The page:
Research shows that helping others makes us happy. But according to social psychologist and author Elizabeth Dunn, it matters how we do it. As a professional happiness...
In school, the power of research for a paper was pretty obvious — the better it was, the higher the grade. With truthful, well-rounded research, what we wrote was richer with objectivity and authoritative information.
Our conclusions held water—in short, we made a strong case for our perspective. Research ensured our view was based on facts rather than on some assumed reasoning.
Of course, we all make assumptions from time to time, stating our positions like they were absolute.
For instance, I always say that Aleve is much better for a backache than Motrin.
But that doesn’t make it so. It’s purely subjective based on my past experience. So it’s only an opinion dressed up as a fact.
I can be forgiven for that, though, because it’s pretty obvious I’m stating a personal preference based on absolutely no research.
Plus, people don’t rely on me for pain-relieving advice!
On the other hand, people rely on nonprofits for information regarding their mission and how well they’re performing.
That means organizations should have accurate statistics to inform people about their cause, their clients, and their overall impact.
That includes employing research to ensure programs and services are the right ones and on track for success.
Feedback, surveys, client interviews, public data, and the like can yield invaluable information.
If you’ve done the research and messaged it truthfully, you’ll help ensure your nonprofit is trusted and well-regarded. It follows that you’ll likely be rewarded with donations, volunteers, and community support.
However, if research is scant or messaged improperly, you run the risk of people questioning your information. Such skepticism can hurt a nonprofit’s standing.
For example, I recently saw a PSA showing a reenactment of a child being kidnapped by a stranger in front of her mother, with the message that 2,000 children go missing every day.
I thought, “Wow! 2,000 children are abducted every day?”
So I did a bit of research on the subject and come to find out that stranger abductions are actually the rarest reason that children go missing.
Moreover, a number of missing children cases are resolved within hours. Other cases include runaways and noncustodial parent abductions.
Certainly, any reason a child goes missing is cause for concern.
Nonetheless, I feel the way the problem was presented was misleading, prompting me to believe that stranger abductions were a lot more prominent than research supports.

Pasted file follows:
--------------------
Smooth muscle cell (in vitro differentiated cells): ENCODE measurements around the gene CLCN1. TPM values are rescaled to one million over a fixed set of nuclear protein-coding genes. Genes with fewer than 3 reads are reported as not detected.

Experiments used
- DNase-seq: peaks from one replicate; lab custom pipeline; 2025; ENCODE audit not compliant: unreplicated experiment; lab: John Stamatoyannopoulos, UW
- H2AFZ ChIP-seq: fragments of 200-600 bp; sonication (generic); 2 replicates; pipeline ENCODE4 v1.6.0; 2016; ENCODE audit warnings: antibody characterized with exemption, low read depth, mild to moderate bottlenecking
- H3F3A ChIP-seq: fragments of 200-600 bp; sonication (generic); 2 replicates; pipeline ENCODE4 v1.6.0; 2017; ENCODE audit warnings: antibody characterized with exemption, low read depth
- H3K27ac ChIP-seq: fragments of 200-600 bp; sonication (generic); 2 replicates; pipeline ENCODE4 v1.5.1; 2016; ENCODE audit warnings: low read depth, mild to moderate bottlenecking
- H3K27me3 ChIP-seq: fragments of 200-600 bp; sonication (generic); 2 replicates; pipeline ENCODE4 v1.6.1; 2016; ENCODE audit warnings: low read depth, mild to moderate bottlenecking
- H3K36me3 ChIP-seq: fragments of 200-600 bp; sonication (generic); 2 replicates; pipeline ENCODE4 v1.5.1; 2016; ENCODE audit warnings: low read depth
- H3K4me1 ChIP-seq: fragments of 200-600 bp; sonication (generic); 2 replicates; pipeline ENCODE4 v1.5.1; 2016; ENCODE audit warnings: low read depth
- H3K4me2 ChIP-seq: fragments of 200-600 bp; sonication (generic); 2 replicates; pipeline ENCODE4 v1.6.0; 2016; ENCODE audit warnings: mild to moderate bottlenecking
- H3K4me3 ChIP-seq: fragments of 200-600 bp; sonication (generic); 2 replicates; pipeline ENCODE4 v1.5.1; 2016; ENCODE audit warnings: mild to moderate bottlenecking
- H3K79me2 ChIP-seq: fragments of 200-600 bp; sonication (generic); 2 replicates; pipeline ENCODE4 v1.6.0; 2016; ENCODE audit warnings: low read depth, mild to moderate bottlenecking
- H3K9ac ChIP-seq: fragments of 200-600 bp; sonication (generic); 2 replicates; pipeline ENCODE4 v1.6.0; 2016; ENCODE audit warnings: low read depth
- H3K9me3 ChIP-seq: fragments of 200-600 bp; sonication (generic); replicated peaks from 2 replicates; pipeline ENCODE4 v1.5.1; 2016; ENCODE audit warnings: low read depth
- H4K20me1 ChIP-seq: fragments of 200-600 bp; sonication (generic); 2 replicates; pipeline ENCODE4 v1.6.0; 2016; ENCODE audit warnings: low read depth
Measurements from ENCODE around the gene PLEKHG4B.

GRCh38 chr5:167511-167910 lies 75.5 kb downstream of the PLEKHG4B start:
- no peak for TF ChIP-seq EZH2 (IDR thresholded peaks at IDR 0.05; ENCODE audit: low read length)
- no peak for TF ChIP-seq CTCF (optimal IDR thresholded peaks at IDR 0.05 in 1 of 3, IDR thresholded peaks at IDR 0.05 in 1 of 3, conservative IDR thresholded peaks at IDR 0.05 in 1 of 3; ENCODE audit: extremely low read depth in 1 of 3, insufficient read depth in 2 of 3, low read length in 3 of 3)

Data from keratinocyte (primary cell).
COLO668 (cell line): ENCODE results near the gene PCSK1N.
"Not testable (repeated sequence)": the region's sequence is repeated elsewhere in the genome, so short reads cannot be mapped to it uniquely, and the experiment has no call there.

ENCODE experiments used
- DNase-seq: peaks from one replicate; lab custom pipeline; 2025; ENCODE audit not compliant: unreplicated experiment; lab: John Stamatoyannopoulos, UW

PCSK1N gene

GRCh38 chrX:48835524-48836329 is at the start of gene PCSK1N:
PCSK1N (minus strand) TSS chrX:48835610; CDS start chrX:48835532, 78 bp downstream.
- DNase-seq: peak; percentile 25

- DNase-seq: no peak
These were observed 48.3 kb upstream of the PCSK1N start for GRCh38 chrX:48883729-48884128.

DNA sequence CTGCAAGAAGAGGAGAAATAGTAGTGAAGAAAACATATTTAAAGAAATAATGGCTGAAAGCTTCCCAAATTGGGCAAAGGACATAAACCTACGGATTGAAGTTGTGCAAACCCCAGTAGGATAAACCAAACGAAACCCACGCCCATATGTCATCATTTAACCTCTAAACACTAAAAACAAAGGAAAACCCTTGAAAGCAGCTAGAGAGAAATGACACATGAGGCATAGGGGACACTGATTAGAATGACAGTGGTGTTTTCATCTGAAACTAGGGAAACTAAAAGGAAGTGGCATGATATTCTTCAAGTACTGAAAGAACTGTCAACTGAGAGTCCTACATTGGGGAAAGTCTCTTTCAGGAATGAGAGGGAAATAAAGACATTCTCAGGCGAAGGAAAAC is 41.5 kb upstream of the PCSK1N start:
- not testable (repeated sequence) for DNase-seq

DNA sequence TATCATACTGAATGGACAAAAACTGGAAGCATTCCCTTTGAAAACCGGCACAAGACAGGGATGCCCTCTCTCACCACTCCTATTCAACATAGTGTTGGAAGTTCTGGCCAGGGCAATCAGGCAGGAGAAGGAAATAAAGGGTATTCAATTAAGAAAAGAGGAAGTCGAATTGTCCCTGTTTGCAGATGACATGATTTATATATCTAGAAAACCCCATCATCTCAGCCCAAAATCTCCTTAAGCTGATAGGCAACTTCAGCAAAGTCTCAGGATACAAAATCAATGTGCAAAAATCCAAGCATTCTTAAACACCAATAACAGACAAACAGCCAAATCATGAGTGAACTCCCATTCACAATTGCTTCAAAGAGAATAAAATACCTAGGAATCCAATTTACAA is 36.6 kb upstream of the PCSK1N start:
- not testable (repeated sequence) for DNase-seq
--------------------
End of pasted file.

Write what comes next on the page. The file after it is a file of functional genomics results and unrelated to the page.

As an example of for-profit skewed research, Colgate’s 2007 United Kingdom advertising stated, “More than 80 percent of dentists recommend Colgate.”
The assumption, of course, is that they exclusively recommended Colgate, while the remaining 20 percent of dentists chose otherwise.
However, it came out that the survey allowed the dentists to select multiple brands. And while 80 percent indeed chose Colgate, almost as many also recommended a competitor.
Not surprisingly, Britain’s Advertising Standards Authority shut down the campaign.
Make sure your organization uses research to paint an honest assessment for your audience. Integrity is key when it comes to getting and keeping supporters.
Research can help determine how best to reach donors and other stakeholders.
In our quest to get nonprofits fully funded, we leverage people, process, and technology to get the biggest bang for the buck.
We include four-day sprints and segmented audiences and personalized messaging to reach potential and current donors in the most effective ways.
And it all starts with best practices based not just on our experience but on current research.
For example, we’ve developed a set of free, live webinars to disseminate information of various reports we’ve researched and authored:
Donor Cultivation and Stewardship – We subscribed to the email newsletters of hundreds of nonprofits to evaluate their interaction with us as a potential donor.
We then created the “2022 Donor Lifecycle Report” using our findings, such as (a) which category of email leads to raising the most money, (b) the most effective mix of emails for retaining donors, and (c) whether donors respond to designed emails, plain text, or both.
Email Engagement – Using information from the same nonprofits noted above, we gauged their follow-up communications in the crucial November-December fundraising sprint.
Our “2022 Email Impact Guide” laid out the findings, including (a) the most effective email signup form, (b) the best email mix for the year-end ask, and (c) nonprofit email mistakes.
We also included some real eye openers, like how many nonprofits offered NO email subscription form on their website, even though email typically accounts for at least 15 percent of online revenue.
Donation Page Assessment Report – Since a startling 83% of donation page visitors leave without ever making a gift, nonprofits should take every opportunity to simplify the process.
So we analyzed the donation pages of 152 nonprofits, looking at such factors as number of clicks required, nonessential information, distractions, mandatory fields, homepage presence, and so on.
In so doing, we gleaned a number of insights as to whether a donation page is likely to convert a casual looker into an active donor.
By passing this power of research into our clients’ hands, we can help them optimize donor communications and, ultimately, their fundraising success.
That’s worth a solid “A” in anyone’s book!
Interested in learning more? Book a complimentary Scale Session to identify steps your nonprofit can take to double its revenue.